a counter association had been organised, the principles of which were not printed on a plain and substantial paper like that used by the Loyal Liberal Reform Association, bnt it must needs be on a cream-laid and gilt-edged, dilettanti kind of paper, extremely emblematic of the organisation. Upon this cream-laid paper the objects of the association were set forth, as well as their views of constitutional government. By means of this association it was proposed to unite the friends of constitutional government, having several objects in view. The first of these objects was the government of the colony according to law and in conformity with the recognised principles of tlie Constitution. He was delighted to hear this, for he had always understood that the government of the colony according to law meant the rule of the majority, and until the minority was turned into a majority the constitutional precept must be recognised. The second clause of tho programme of their opponents was the effecting of all changes which experience might prove to be desirable in the Constitution or the laws of the colony by the regular and legitimate means provided by the Constitution itself. They did not tell the people what they were going to do with what the Constitution did not provide for. To judge by their recent conduct, they wanted to go outside the Constitution, and do somothing not provided by it. The Upper House and the Lower House were at loggerheads, and no one could see his way out of the fix. Even the Governor, with all his talent and experience brought from other Colonies, was unable to do so. The third object of the Constitutional Association was the administration of public affairs for the benefit of the country as a whole, and not with a view to the advantage of any particular class, sect, or party. This was one of those vague and nice definitions which men who had been in the colony for some years and knew, the old Victorian Association, which was started under the same auspices, some properly appreciate: there were the names of O’Shanassy, Sladen and Highett in the foremost rank of the promoters, but he did not see the name of Charles Gavan Duffy. The prospectus made up for that omission. Although Mr Duffy was not in the confidence of the new association, there was a greater than Mr Duffy: there was the honorable Edward Langton. It was the first time he know, or that he believed the world knew, that the individual he had named was entitled to the appellation of honorable. Whether he had been made a Minister, or it was intended to make a Minister of him, it was rather a significant fact that the prospectus of the Constitutional Association of Victoria left out the name of Mr Duffy, and inserted in its stead that of the honorable Edward Langton. The significance attached to this was, that there was a split in the camp. This Association also talked of their desire to maintain the connection with the mother conntry, and the recognition of the fact that the Queen was one of the branches of the Legislature of Victoria. In that announcement they were too late. It had been distinctly embodied in the programme of the Loyal Liberal Association. There was this difference between the two associations, that the annual subscription to the Constitutional was two guineas per annum, with further donations as deemed advisable. The very terms shewed that it was not intended to invite tho people to join the association. In the company of hon. gentleman and esquiree, of which there was a profusion in the prospectus of the Constitutional Association (not forgetting the hon. Mr Langton), the working man would evidently be out of place. But it was the more necessary, knowing such an organisation existed, that preparations should bo made to meet force by force, and if money was required to do it, money must be found. Organisations of such a character as the one contemplated had in England effected great things. That there had arisen a necessity for organisations must have been patent to every intelligent man who had studied the events of tho first six weeks. Responsible government had come to an end. The Governor had gone to sleep. Whilst he had responsible advisers the Governor, like the Queen, could do no wrong, but the Governor, to shield himself from the mischievous results of his lethargic action, retained, his late advisers in a position which enabled him to keep just within the verge of the Constitution without securing its vitality. These were evils brought about by the obstructive action of the Legislative Council, to counteract which in future they were asked to unite, and by a long pull and a strong pull effectually prevent a recurrence of such disasters as had been -witnessed during the last two months. He cordially seconded the motion. An amendment was submitted by a shoe maker, but on the chairman ruling that it was out of order it was withdrawn, and the motion was put and carried. Mr George Rolfe rose to move the second resolution. He said it had been observed by a local journal that the Upper House was as truly a representative body as the Assembly, In a despatch dated the 1st of January, the Duke of Buckingham had referred to the large amount of property represented by the Legislative Council, without making any reference to the large amount of property represented by the Legislative Assembly. In answer to those statements he desired to mention that the rateable property of the colony, fairly valued, amounted to 37 millions sterling, which amount, divided amongst the 11,000 electors of the Upper House, would give only one elector to an average of £3500. But as there was a very large amount of property besides land unrepresented in the Upper House, such as merchandise, mining scrip, bank shares and insurance shares, which would equal or might exceed the amount named — if that was recognised there would he only one elector to £7000 worth of property. He asked why should not all kinds of property he recognised. If the Council was to represent anything, it ought to be all interests in the State. The electors of members of the Assembly included the manhood of the colony, and included also the electors of the Council, and represented consequently the pastoral interest, the agricultural interest, the mining interest, the trading interest and tlie manufacturing interest. It represented, in fact, the wealth and intelligence of the colony. He asked them who had so great a right as the Assembly to deal with the taxation and appropriation of the colony. We were taxed here at the rate of 45s per head of population. Taking 11,000 as the number of the electors of the Upper House, and allowing the families of those eloctors to number three each, they would represent 33,000 of the population, or a sum of £74,250 would be paid in taxation by the electors of the Upper House. The remaining portion of the population, then, paid £1,410,750 in taxation. There were 625,000 people paying this, and these were represented by the Legislative Assembly. (Cheers.) Place the sum paid by the majority against the £74,250 paid by the Council, and where was the truth of the statement made by the journal to which he had referred. That statement was not true. (Cheers.) It was for them to say if 33,000 people should dictate as to the manner and matter of taxation and appropriation in this colony. It came, in fact, to this: should 33,000 people dictate to 625,000 people. (No.) It was the great privilege of the majority that it should rule. It was a principle stated by Allison in history. (Cheers.) Our Constitution was made in 1854, ‘by a Legislature a portion of which consisted of the nominees of Downing-street, and the other portion of the representatives of a section of the people, which section represented only one in every hundred. It was said that the English Constitution was the basis of our Constitution, but here they had given us a Constitution without any of the checks which the British Constitution had. There was a check on the House of Lords, but hero there was no check on the Upper House. The members of that body wore elected for ten years, six members going out every two years. But the Governor had no power to increase the numbers of that House now, or to dissolve it. Therefore, we had a Constitution with no check to it, and, worst of all, the people of the colony had no voice in the election of the members of the Council. The Legislature which framed the Constitution took on itself to pass it, and when the majority of the people wished to be heard against it, their outcry was disregarded. Therefore they had no voice in the election of a House which had always proved itself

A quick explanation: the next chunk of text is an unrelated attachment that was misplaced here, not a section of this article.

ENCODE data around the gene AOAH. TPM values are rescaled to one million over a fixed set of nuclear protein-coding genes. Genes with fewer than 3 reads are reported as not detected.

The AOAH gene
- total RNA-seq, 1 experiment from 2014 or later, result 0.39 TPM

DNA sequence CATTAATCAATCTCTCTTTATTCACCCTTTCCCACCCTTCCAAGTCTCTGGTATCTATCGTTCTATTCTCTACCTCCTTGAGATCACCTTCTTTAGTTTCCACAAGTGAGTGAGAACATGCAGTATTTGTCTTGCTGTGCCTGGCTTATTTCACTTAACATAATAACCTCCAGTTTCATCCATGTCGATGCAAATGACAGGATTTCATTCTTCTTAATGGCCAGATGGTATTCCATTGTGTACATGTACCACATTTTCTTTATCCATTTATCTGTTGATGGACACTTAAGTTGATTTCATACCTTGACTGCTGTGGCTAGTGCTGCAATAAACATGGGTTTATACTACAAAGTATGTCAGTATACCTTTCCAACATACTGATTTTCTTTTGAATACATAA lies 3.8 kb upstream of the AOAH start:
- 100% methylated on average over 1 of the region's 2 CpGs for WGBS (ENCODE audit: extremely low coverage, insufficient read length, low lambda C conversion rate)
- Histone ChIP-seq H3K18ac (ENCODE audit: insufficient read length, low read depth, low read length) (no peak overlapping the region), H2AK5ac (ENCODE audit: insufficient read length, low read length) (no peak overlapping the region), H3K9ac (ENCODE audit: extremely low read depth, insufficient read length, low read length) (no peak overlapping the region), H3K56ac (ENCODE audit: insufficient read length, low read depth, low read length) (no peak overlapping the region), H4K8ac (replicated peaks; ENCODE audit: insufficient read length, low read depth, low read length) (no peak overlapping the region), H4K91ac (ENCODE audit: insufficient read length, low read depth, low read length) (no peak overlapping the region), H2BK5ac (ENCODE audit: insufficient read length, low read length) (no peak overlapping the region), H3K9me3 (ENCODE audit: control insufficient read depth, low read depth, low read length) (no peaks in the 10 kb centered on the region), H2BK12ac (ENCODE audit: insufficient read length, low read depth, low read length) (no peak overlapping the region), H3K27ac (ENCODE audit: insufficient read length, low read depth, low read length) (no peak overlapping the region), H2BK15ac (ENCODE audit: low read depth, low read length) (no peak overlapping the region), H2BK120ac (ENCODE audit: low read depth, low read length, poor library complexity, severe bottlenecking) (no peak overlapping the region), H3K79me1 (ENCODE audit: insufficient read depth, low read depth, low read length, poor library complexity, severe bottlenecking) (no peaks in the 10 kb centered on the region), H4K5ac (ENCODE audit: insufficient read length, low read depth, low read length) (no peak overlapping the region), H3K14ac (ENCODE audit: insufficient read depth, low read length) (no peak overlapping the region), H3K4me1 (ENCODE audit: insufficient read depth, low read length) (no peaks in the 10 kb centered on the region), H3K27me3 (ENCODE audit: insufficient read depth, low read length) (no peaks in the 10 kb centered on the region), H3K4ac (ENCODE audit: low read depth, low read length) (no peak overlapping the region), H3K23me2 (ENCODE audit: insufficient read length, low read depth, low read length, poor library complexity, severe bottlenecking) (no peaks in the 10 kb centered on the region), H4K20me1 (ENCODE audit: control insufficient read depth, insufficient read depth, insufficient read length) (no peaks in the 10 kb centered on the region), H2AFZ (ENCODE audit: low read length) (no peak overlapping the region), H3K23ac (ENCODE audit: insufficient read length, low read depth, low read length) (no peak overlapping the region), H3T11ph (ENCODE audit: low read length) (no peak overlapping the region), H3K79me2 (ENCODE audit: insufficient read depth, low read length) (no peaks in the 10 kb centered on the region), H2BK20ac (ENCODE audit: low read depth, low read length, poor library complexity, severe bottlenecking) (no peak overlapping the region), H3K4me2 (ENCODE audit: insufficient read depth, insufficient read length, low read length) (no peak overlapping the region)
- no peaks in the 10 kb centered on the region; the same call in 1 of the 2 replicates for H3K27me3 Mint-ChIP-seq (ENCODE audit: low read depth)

obstructive to the best interests of the people. (Cheers.) He would ask to’m be allowed to read a quotation from a work on the British Constitution to which we were told ours assimilated with reference to the powers of the House of Commons, which body resembled the House of Assembly here. It was from Eischel’s English Constitution : — ?’ In 1860 the Lords, after the income tax and the stamp tax had been assented to by the Crown, rejected the bill for the abolition of the paper duty. On Lord Palmerston’s motion, on this occasion, three resolutions were adopted: — 1st. That the right of granting of aids and supplies to the Crown is in the Commons alone. 2nd. That, although the Lords had occasionally exercised the right of rejecting bills of different kinds, yet the exercise of that power was justly regarded with peculiar jealousy, as affecting the rights of the Commons to grant the supplies and to provide the ways and means for the service of the year. 3rd. That this House has in its own hands the power so to impose and remit taxes, and to frame bills of supply, that the right of the Commons as to the matter, manner, measure and time may be maintained inviolate.’ Another short extract from the same authority: : — ‘At an early period the granting of supplies by the Commons was the means of transferring all power to that House; the greater independence which the Lower House has achieved since the Reform Bill renders this power al most unlimited. It is a fact not to be denied, that as the kingly power had before descended to a seat lower than that of Parliament, the House of Peers now took rank in the Government below the Commons. It will ever stand in history that the House of Commons became the true governing power in Great Britain in 1832, and from that date the other power existed, not by their own strength, but by a general agreement founded on considerations as well of broad utility as of decorum and ancient affection. In like terms does Disraeli describe the position of the Upper House in relation to the Lower: ‘ All the power of the country is concentrated in the Commons ; the Upper House itself and the monarch have publicly declared and acknowledged that the will of tho House of Commons is decisive ; a simple vote of the Commons urged the Duke of Wellington, in 1832, to declare in the Upper House that he was forced to abandon his master in the most difficult and painful circumstances. The present – House of Lords originates nothing ; it has, in fact, announced itself as a mere court of registration, and if, by any chance, it ventures to alter some miserable detail in a clause of a bill that excites public interest, what a clatter through the country at conservative banquets, got up by rural attorneys- about the power, authority, and independence of the House of Lords. The Honse of Peers was not in faver of tho abolition of the corn tax, but the Duke of Wellington declared that it must yield, and it meekly submitted.’ He would now read them a quotation from Lord Brougham’s speech on the debate on the Corn Laws in 1832 ; and he would first of all mention that he was speaking of the people whose cause he and others who worked with him were now advocating. This was what he said : — ‘ But if there is the mob, there is the people also. I speak now of the middle olasses — of those hundreds of thousands of respectable persons — the most numerous, and by far the most wealthy order in the community; for if all your lordships’ castles, manors, rights of warren and rights of chase, -with all your broad acres, were brought to the hammer, and sold at fifty years’ purchase, the price would fly up and kick the beam when counterpoised by the vast and solid riches of those middle classes, who are also the genuine depositories of sober, rational, intelligent and honest English feeling. Unable though they be to round a period or point an epigram, they are solid right-judging men, and, above all, not given to change. If they have a fault, it is that error on tho right side — a suspicion of State quacks; — a dogged love of existing institutions — a perfect contempt of all political nostrums.’ (Cheers.) That was Lord Brougham’s idea of the masses. One other little quotation, and he had done. He would refer again to Lord Brougham, and state that when ho delivered this speech he was speaking, of the House of Lords and the objects of that House. The speech was delivered at a time of great popular excitement, when the House of Lords had expressed its determination to throw out the Reform Bill, and when the Duke of Wellington had to barricade his windows ; said Lord Brougham : ‘ We and our order and its privileges are the objects of the people’s hatred, as the only obstacles which stand between them and the gratification of their most passionate desire. The whole body of the aristocracy must expect to share this fate, and be